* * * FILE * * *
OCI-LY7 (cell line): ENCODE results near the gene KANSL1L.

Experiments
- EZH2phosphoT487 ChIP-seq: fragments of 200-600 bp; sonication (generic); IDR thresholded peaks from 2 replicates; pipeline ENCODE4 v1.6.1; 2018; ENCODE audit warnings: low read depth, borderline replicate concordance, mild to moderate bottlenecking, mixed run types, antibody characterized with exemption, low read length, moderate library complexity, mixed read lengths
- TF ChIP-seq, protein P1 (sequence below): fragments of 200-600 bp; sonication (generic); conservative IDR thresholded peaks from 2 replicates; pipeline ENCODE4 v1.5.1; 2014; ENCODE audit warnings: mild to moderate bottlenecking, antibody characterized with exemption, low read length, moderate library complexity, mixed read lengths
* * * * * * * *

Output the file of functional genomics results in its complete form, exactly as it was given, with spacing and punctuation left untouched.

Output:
OCI-LY7 (cell line): ENCODE results near the gene KANSL1L.

Experiments
- EZH2phosphoT487 ChIP-seq: fragments of 200-600 bp; sonication (generic); IDR thresholded peaks from 2 replicates; pipeline ENCODE4 v1.6.1; 2018; ENCODE audit warnings: low read depth, borderline replicate concordance, mild to moderate bottlenecking, mixed run types, antibody characterized with exemption, low read length, moderate library complexity, mixed read lengths
- TF ChIP-seq, protein P1 (sequence below): fragments of 200-600 bp; sonication (generic); conservative IDR thresholded peaks from 2 replicates; pipeline ENCODE4 v1.5.1; 2014; ENCODE audit warnings: mild to moderate bottlenecking, antibody characterized with exemption, low read length, moderate library complexity, mixed read lengths